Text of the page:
Last month, the Internal Revenue Service announced the annual inflation adjustments for 2014, which impact tax rates as well as certain deductions and credits. The new numbers won’t actually affect your tax filing until 2015 but knowing what you can expect can help you adjust your tax planning strategy accordingly. Here’s a look at some of the most significant adjustments the IRS has made for the upcoming tax year.
One of the biggest changes set to impact taxpayers has to do with individual tax rates. The income threshold limits have increased, which could potentially bump certain taxpayers into a lower tax bracket. For 2014, the 39.6 percent tax rate applies to single filers making more than $406,750 and married couples filing jointly with an income of $457,600 or more. For 2013, the limits were $400,000 and $450,000 respectively. Taxpayers who claim head of household will be subject to the highest tax bracket only if they make more than $432,200, compared to $425,000 for 2013. Income limits for the other marginal tax rates — 10, 15, 25, 28, 33 and 35 — were also adjusted accordingly.
The IRS also increased the standard deduction rate to $6,200 for single taxpayers and married taxpayers filing separately. The standard deduction increases to $12,400 for married couples filing jointly and $9,100 for heads of household. The new numbers represent only a minor bump over the deduction limits for 2013.
For 2014, the limitation for itemized deductions will start at $254,200 for single filers and $305,050 for married couples filing jointly. That’s up slightly from the 2013 limits of $250,000 and $300,000. As in 2013, the amount of itemized deductions you can claim is reduced by 3 percent of the amount by which your adjusted gross income exceeds the threshold limits. The new limitation limits don’t impact itemized deductions for medical expenses, gambling losses, investment interest expense and casualty/theft losses.
The personal exemption amount for 2014 is $3,950, up slightly from the 2013 amount of $3,900. The phase-out limits for claiming personal exemptions begins at $254,200 for single filers and $305,050 for married couples filing jointly. Personal exemptions phase out completely for single taxpayers making $376,700 and married couples filing jointly who earn more than $427,550.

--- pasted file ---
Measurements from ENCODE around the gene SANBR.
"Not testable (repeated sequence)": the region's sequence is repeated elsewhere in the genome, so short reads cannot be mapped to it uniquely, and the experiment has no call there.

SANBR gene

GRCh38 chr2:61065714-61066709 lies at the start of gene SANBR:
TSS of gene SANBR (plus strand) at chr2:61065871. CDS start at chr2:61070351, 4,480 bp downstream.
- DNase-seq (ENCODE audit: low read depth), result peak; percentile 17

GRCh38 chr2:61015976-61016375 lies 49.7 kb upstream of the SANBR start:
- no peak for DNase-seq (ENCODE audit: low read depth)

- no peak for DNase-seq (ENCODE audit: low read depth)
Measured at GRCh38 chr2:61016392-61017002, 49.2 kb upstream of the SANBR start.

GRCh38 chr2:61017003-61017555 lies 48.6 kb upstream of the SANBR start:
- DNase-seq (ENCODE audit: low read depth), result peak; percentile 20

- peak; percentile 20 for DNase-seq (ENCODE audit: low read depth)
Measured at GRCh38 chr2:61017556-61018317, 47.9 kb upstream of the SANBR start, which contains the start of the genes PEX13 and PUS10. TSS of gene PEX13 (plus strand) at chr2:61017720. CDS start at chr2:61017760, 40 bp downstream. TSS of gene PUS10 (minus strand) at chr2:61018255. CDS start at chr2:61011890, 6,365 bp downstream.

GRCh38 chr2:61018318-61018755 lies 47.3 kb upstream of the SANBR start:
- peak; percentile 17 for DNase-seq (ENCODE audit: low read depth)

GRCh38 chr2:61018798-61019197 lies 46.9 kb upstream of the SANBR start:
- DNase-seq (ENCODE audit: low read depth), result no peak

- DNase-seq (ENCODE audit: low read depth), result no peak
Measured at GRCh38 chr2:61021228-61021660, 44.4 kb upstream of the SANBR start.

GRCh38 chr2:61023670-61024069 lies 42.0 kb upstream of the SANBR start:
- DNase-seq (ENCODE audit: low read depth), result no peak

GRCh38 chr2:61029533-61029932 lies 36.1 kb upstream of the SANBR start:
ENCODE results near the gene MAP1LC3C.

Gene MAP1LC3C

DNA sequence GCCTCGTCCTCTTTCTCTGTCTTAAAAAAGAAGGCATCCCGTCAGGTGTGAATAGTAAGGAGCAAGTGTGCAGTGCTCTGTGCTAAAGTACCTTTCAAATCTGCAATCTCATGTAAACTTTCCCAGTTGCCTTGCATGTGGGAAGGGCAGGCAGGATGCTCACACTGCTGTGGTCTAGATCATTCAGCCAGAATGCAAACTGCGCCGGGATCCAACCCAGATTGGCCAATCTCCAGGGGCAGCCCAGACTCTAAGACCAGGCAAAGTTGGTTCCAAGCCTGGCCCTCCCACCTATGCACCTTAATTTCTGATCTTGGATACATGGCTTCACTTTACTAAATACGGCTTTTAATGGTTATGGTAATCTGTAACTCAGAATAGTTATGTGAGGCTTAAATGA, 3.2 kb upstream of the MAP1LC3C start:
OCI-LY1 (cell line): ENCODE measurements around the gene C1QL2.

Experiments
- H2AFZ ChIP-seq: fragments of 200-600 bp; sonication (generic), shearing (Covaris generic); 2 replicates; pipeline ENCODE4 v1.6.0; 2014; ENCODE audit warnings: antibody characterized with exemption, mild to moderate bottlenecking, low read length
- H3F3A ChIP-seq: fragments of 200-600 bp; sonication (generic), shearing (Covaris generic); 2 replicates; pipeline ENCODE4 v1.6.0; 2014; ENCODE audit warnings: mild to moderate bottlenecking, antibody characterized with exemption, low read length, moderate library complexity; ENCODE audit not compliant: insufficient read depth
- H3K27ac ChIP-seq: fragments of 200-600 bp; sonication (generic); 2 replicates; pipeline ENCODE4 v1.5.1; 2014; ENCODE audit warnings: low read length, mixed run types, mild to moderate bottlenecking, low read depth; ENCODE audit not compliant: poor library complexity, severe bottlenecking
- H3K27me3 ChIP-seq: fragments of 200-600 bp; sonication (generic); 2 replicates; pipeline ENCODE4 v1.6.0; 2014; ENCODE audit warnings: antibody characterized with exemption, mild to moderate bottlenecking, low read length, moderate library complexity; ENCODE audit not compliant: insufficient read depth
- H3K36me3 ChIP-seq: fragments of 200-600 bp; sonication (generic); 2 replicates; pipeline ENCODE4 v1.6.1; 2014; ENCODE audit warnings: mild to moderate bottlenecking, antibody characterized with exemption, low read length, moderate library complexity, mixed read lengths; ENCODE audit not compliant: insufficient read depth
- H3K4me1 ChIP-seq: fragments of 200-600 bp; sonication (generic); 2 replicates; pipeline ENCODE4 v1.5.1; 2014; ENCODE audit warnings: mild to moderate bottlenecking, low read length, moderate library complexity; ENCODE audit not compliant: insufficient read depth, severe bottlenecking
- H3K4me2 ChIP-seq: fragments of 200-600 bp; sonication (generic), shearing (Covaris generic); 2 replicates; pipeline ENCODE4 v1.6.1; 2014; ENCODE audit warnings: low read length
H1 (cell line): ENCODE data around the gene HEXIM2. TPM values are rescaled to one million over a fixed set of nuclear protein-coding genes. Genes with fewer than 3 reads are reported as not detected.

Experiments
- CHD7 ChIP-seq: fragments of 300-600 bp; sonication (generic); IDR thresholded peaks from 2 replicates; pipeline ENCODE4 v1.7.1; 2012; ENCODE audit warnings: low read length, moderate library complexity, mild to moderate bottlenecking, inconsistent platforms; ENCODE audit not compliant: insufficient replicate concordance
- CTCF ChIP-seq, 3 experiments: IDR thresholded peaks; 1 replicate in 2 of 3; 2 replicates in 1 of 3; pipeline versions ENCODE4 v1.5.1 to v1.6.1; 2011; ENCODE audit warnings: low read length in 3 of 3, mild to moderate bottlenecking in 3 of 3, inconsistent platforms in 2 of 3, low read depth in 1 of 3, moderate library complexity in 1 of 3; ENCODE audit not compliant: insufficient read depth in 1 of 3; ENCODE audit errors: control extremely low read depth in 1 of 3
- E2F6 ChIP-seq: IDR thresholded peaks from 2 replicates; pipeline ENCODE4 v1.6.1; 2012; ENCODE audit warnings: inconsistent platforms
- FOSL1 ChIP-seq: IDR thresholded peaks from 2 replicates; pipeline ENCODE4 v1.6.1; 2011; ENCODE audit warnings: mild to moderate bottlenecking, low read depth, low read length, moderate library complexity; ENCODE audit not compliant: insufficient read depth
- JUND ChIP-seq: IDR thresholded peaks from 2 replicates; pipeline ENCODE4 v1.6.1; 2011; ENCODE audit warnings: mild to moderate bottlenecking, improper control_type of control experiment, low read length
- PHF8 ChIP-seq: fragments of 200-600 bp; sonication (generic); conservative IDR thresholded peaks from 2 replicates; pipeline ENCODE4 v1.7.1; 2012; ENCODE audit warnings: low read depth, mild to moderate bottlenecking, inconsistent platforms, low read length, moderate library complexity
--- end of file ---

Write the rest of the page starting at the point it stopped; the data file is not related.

Alternative Minimum Tax (AMT) Exemptions
Under the American Taxpayer Relief Act of 2012, the Alternative Minimum Tax has been permanently adjusted for inflation and the IRS has upped exemption amounts for 2014 accordingly. Starting next year, the exemption amounts will be $52,800 for individuals and $82,100 for married couples filing jointly. The exemption limits were $51,900 and $80,800 in 2013.
Tax Credit Adjustments
Several key tax credits were also adjusted for 2014. Starting next year, the maximum Earned Income Credit amounts will be $3,304 for taxpayers filing jointly with one child; $5,460 for couples with two children; $6,143 if you have three or more children and $496 for couples with no children. The amount of the Child Tax Credit will remain the same but the value used to determine how much of the credit may be refundable is capped at $3,000. The threshold limit for the Kiddie Tax will stay the same at $1,000 and the adoption credit will go up to $13,190. The phase out limits for the adoption credit, which was made permanent earlier this year, start at $197,880. The credit is not refundable.
These are just a few of the more than 40 tax adjustments the IRS announced for 2014. For more detailed information about what you can expect, take a look at the complete list of adjustments here.
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